This chapter gives us the first story specifically about Holly's (Dustin's wife) mental health, and how it affects Dustin. I have many people in my life that work tirelessly on their mental health challenges, and it sometimes feels like a losing battle.
Watching someone react to things in bizarre ways that are beyond their control is extremely difficult. Crippling anxiety, depression, ADHD, alcohol, nicotine, and drug abuse are all things I have swirling in my family and circle of friends at any given time.
I am thankful to have learned how to better support the people around me with afflictions, but feeling like a supporting character in someone else's life journey can become tiresome. In the story, Dustin feels somewhat like he's been robbed. His life plans seem to always be put aside so he can support Holly through her episodes. As with many of Dustin's influences, I am pulling this directly from my own experience.
Mental health is a central aspect to the book, but I will always wonder if I could have made the stories about it more visceral. It serves as more of a backdrop to our main characters' journey, which is okay. But, if a movie is ever made, I'd like for flashback scenes with Holly to be gripping and somewhat uncomfortable to watch.
If people can see the struggle on screen, or in a book, they may empathize with the person who is suffering. Empathy for people with mental health challenges is the only way we can properly support them in the healing process. I know this from experience, having failed a few times to give my loved ones the support they needed.
I am hoping to use my platform as a writer to bring attention to animal rescue efforts as well as mental health services. I have a few links at the bottom of every blog post for fire recovery efforts and animal rescue. If any of you know of good non-profits for mental health that I can link to, please comment below or shoot me a message on Twitter or Facebook. I really appreciate it!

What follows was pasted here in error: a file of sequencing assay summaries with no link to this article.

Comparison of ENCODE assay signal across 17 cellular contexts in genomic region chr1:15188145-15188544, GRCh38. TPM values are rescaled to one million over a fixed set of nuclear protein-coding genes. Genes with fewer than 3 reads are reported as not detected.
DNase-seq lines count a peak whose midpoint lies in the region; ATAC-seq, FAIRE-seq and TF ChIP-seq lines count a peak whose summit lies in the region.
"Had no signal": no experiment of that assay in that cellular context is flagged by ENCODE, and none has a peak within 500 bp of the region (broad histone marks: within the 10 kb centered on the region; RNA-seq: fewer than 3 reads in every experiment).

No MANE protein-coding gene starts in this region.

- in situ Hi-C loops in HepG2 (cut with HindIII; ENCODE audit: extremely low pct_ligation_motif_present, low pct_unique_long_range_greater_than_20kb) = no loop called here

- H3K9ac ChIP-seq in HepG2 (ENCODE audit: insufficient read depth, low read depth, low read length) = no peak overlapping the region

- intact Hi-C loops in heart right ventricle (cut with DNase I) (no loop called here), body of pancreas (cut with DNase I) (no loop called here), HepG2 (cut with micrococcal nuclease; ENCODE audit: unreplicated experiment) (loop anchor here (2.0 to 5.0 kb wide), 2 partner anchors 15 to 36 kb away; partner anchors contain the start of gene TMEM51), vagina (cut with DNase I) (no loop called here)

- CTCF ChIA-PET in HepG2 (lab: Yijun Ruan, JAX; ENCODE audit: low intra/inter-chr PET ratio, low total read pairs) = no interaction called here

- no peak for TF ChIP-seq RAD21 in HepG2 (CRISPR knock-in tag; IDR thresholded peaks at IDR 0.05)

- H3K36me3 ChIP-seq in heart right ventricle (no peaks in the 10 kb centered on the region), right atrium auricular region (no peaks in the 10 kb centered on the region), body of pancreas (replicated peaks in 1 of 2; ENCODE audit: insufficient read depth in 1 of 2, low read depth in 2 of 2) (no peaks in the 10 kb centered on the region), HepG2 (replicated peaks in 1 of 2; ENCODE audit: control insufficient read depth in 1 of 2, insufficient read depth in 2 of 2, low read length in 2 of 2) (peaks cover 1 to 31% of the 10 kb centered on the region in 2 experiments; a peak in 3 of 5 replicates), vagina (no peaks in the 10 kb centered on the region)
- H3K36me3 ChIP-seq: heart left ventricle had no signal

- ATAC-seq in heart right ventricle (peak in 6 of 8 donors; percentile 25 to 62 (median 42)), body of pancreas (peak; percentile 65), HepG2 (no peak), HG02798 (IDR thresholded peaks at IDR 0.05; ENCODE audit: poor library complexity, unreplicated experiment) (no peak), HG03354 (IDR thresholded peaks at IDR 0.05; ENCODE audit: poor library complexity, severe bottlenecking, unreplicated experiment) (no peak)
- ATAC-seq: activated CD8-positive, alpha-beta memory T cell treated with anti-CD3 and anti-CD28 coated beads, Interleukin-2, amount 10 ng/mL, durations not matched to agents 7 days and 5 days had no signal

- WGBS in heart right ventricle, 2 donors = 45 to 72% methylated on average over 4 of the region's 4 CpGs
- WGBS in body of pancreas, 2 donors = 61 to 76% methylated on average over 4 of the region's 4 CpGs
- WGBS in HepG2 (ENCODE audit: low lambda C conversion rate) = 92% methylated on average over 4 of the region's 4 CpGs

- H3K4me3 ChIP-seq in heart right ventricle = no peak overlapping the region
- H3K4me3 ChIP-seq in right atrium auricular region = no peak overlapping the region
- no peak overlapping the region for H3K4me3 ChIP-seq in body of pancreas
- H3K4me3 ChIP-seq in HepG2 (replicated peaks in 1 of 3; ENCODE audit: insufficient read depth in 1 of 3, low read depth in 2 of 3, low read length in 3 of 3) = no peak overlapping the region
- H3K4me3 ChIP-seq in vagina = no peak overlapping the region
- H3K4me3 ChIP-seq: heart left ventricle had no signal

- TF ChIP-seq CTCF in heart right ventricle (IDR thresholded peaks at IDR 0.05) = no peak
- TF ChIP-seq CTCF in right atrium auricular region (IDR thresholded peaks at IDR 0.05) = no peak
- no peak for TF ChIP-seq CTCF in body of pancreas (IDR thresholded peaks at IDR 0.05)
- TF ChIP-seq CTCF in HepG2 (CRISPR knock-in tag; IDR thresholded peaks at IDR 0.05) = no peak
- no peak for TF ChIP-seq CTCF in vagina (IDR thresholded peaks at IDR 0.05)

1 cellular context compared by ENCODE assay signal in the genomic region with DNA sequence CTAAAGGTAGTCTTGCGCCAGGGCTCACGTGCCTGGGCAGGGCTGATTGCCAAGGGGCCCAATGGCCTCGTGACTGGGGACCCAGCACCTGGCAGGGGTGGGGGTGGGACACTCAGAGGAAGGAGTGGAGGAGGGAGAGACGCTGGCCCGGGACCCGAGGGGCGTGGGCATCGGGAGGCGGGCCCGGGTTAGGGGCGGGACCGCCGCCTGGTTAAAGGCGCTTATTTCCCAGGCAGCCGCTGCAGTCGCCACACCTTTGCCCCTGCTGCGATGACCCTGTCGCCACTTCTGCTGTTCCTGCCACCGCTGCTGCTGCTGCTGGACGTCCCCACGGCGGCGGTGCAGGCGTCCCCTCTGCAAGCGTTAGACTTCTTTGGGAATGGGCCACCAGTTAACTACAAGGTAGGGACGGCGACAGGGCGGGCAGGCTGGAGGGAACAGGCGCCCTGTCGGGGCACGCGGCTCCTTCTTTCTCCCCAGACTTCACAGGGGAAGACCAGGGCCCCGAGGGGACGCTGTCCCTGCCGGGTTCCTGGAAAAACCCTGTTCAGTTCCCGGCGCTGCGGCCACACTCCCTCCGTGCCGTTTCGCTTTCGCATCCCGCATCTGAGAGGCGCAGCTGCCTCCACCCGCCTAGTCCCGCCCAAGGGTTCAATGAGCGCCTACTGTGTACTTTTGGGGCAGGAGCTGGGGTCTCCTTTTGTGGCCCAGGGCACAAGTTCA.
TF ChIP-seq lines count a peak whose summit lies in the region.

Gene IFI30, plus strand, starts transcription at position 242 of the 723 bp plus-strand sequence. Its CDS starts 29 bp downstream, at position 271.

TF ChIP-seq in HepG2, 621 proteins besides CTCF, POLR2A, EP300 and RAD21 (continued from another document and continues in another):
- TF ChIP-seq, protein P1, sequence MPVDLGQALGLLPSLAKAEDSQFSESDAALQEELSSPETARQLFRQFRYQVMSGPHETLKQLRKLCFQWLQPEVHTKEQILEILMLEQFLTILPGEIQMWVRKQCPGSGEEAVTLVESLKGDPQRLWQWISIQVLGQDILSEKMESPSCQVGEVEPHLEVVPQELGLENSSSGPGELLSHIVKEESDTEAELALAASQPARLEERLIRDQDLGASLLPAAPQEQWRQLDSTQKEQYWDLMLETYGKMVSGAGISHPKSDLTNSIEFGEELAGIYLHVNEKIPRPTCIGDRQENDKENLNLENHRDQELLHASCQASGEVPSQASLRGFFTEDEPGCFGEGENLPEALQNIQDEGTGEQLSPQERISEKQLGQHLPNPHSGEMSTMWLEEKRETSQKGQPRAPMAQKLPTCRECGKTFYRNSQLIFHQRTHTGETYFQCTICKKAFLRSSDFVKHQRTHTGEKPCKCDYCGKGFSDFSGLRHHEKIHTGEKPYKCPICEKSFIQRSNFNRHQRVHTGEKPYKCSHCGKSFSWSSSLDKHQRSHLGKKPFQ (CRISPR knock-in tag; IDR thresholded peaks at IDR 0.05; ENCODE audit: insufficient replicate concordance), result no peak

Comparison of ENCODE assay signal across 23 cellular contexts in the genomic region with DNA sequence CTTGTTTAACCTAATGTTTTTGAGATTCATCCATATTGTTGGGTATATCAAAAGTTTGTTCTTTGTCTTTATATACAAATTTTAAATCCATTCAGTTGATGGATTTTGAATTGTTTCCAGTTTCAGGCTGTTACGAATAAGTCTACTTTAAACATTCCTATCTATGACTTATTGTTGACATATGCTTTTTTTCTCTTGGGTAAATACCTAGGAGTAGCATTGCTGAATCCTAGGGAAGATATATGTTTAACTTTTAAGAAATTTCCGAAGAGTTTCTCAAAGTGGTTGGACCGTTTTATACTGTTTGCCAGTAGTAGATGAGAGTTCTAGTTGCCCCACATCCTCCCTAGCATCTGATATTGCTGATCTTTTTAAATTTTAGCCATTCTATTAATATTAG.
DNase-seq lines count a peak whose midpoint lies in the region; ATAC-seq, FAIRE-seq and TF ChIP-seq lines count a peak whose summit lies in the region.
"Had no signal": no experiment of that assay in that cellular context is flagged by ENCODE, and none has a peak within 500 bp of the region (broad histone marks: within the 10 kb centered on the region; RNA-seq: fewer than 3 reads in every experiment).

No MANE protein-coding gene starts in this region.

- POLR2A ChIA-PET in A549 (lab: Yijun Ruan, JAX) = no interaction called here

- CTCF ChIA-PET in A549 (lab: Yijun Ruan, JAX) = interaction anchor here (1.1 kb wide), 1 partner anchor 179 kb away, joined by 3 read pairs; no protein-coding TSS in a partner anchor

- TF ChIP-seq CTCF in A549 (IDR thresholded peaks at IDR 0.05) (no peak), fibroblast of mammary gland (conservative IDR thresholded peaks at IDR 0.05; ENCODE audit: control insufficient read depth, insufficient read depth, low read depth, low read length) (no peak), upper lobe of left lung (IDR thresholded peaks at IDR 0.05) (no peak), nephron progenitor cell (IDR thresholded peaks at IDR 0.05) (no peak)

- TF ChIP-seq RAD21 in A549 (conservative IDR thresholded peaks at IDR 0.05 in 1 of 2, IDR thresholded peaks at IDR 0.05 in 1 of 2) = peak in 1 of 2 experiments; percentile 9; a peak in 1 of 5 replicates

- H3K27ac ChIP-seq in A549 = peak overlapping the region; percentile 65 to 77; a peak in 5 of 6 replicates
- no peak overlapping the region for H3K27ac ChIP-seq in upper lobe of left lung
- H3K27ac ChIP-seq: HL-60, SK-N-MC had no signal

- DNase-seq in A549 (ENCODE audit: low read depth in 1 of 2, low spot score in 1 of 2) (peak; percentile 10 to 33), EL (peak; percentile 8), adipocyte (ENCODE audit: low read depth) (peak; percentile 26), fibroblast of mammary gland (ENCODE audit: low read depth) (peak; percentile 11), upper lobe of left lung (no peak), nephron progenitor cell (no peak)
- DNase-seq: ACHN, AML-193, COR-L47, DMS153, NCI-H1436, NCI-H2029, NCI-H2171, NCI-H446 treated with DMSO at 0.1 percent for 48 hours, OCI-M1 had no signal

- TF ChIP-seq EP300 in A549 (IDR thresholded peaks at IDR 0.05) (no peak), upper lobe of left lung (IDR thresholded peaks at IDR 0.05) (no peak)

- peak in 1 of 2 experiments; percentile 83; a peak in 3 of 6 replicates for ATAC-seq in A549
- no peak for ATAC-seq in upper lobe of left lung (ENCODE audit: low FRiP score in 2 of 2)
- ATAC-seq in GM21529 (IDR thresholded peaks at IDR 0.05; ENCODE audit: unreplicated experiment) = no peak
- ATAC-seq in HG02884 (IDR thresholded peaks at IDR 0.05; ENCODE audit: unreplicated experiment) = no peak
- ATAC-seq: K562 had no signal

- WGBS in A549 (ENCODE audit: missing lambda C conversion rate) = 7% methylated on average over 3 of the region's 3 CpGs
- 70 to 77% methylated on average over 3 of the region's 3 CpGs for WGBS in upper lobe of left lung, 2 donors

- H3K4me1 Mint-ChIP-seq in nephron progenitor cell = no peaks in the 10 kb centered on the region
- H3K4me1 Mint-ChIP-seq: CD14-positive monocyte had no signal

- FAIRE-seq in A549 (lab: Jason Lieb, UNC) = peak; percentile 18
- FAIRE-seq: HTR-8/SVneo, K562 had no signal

If the first five chapters of this book compose "Act 1" of the story, then the story of the dog running through traffic in the drive-in is certainly the action sequence of Act 1. My brain enjoys patterns and symmetry (sometimes to a fault), and though I didn't plan out the story to be this formulaic, it makes sense that it turned out this way.
I was thinking of upbeat hard rock songs that the kids throwing rocks might have have been playing in their truck. No idea why, but Down by Stone Temple Pilots popped into my head. The funny thing is the lyrics actually play into the story of Dustin and Damon "meeting" the dog for the first time.
Pleased to meet you, nice to know me
What's the message? Will you show me?
I've been waiting, a long time, now
Now here's the answer, you're all mine now
- Stone Temple Pilots, Down
Something tells me STP didn't write this about a father and son meeting a dog in a run-down drive-in theater (LOL), but as with all well-written songs, we can take from it what we want or need. I was only thinking about the raw sound of the song, but maybe my subconscious informed my choice here more than I realized.
Well, there was a lot to unpack in this chapter. I hope the post wasn't too long, and that you enjoy the songs we're adding to our soundtrack. Come back next time to read more about the introduction of another important character!
Soundtrack (thus far):
Follow as we build the soundtrack on Spotify!